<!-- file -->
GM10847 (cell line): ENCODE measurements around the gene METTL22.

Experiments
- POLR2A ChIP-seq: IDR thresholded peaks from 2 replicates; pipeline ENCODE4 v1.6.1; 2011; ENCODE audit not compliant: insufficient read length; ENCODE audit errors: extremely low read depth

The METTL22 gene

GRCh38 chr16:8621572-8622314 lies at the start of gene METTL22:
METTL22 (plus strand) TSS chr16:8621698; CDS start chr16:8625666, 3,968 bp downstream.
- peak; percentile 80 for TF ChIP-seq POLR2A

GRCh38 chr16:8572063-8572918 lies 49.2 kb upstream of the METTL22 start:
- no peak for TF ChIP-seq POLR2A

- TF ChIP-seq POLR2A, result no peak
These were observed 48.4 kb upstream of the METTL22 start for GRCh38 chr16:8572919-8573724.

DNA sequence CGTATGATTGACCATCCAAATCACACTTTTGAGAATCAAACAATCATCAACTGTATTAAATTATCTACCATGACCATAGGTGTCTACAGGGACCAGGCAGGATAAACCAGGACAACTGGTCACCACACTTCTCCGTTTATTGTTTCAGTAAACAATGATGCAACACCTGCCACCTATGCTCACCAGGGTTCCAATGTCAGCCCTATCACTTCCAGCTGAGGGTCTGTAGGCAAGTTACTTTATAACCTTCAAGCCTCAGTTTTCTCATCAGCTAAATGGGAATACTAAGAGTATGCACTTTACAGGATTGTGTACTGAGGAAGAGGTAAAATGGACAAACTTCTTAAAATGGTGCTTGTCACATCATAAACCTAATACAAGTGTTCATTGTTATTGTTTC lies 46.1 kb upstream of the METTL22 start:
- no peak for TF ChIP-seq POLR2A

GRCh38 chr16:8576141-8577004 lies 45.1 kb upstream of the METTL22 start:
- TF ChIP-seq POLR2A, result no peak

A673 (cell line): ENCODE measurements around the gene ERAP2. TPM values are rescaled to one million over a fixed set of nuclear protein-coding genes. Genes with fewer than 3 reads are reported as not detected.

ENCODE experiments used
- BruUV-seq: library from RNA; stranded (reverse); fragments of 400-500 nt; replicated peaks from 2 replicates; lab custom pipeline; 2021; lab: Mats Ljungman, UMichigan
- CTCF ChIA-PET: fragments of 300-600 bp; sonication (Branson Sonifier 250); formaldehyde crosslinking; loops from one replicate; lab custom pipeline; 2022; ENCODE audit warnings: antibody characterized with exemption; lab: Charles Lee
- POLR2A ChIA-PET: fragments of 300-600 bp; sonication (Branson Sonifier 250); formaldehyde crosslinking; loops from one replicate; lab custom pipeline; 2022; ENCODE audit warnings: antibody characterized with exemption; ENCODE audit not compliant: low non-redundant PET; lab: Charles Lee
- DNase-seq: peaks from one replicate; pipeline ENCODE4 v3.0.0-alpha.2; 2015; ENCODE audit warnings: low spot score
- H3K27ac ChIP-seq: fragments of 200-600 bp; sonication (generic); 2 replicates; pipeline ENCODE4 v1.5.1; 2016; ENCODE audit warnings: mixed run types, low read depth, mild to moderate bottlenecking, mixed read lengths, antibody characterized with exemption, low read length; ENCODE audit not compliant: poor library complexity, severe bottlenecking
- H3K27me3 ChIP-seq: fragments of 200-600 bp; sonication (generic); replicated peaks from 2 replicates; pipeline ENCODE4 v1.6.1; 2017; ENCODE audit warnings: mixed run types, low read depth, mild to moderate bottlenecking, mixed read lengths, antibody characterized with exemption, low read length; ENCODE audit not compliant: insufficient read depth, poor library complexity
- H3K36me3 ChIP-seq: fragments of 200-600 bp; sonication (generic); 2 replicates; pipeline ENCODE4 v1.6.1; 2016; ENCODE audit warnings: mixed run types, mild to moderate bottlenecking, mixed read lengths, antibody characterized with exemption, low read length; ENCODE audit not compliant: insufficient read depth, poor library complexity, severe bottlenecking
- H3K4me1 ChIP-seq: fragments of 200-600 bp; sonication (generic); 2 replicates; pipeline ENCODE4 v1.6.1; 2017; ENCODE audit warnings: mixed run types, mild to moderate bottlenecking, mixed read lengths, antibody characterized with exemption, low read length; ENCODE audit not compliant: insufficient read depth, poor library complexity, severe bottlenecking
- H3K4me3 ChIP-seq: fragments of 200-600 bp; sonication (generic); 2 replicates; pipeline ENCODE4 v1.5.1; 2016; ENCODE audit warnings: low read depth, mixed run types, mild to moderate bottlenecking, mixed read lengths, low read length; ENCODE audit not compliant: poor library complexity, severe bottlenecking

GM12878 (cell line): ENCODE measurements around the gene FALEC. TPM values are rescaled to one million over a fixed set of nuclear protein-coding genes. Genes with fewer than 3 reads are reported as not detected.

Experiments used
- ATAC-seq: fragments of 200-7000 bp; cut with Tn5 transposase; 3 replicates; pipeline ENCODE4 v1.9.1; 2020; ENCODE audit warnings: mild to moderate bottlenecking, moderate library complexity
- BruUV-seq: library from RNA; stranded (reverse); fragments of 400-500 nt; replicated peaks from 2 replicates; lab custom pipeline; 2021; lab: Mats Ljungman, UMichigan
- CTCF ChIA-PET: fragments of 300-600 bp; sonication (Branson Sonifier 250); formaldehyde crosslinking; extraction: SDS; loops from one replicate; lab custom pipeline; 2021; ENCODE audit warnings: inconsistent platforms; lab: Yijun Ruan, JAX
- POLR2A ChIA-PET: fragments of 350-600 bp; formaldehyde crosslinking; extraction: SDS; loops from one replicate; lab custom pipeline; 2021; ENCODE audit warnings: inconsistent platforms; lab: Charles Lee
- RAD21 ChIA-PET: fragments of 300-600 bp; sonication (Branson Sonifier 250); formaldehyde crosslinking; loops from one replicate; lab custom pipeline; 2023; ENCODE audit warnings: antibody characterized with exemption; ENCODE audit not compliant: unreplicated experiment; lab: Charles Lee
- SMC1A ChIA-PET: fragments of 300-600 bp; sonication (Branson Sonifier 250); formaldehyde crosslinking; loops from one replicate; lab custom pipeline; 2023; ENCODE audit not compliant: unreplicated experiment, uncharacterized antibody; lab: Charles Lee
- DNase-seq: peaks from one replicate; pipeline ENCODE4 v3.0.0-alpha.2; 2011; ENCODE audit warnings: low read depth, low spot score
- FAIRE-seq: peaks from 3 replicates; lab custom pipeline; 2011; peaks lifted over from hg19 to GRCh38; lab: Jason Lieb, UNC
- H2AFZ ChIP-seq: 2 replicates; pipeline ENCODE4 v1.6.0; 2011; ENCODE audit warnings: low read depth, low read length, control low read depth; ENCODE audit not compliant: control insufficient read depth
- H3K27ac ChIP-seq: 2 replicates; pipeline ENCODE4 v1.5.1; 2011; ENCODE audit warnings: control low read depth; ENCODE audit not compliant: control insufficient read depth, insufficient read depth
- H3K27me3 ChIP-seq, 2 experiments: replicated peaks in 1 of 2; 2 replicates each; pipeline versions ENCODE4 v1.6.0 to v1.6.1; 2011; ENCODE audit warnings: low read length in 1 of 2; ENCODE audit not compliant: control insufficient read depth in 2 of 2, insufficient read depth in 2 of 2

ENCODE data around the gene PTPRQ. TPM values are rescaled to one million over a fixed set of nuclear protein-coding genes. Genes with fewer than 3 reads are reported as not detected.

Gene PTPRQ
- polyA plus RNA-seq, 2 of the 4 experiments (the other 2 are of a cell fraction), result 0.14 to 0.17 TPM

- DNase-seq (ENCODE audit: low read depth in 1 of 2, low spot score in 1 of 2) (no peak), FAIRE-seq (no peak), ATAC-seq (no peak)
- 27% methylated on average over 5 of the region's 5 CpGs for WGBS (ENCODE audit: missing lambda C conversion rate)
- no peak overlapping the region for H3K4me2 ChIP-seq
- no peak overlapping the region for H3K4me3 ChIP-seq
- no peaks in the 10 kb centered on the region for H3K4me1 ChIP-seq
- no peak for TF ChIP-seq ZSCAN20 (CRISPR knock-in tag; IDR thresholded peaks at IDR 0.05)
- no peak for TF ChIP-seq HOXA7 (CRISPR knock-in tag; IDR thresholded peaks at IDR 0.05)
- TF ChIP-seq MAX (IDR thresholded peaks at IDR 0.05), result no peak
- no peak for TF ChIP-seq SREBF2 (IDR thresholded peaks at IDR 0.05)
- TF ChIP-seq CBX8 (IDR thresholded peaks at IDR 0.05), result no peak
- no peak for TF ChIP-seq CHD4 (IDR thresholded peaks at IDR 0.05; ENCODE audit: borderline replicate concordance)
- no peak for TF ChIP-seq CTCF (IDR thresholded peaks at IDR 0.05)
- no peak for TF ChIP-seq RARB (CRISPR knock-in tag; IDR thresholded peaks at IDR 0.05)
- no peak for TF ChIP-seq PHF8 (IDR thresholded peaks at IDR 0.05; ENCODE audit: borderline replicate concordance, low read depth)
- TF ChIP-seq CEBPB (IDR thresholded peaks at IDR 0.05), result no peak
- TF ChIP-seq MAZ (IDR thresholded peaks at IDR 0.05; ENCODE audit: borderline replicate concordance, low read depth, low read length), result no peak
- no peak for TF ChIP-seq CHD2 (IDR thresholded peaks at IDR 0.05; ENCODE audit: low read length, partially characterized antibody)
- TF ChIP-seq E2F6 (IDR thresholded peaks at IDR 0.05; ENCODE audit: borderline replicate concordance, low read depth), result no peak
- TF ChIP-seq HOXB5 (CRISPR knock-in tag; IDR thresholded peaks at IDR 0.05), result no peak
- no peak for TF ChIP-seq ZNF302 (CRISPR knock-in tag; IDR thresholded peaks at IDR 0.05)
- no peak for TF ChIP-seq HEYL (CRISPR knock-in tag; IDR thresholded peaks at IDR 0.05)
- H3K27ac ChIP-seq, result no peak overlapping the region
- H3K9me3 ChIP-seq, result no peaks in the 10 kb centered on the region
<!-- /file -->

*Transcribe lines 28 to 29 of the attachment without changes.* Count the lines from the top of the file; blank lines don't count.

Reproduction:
Experiments used
- ATAC-seq: fragments of 200-7000 bp; cut with Tn5 transposase; 3 replicates; pipeline ENCODE4 v1.9.1; 2020; ENCODE audit warnings: mild to moderate bottlenecking, moderate library complexity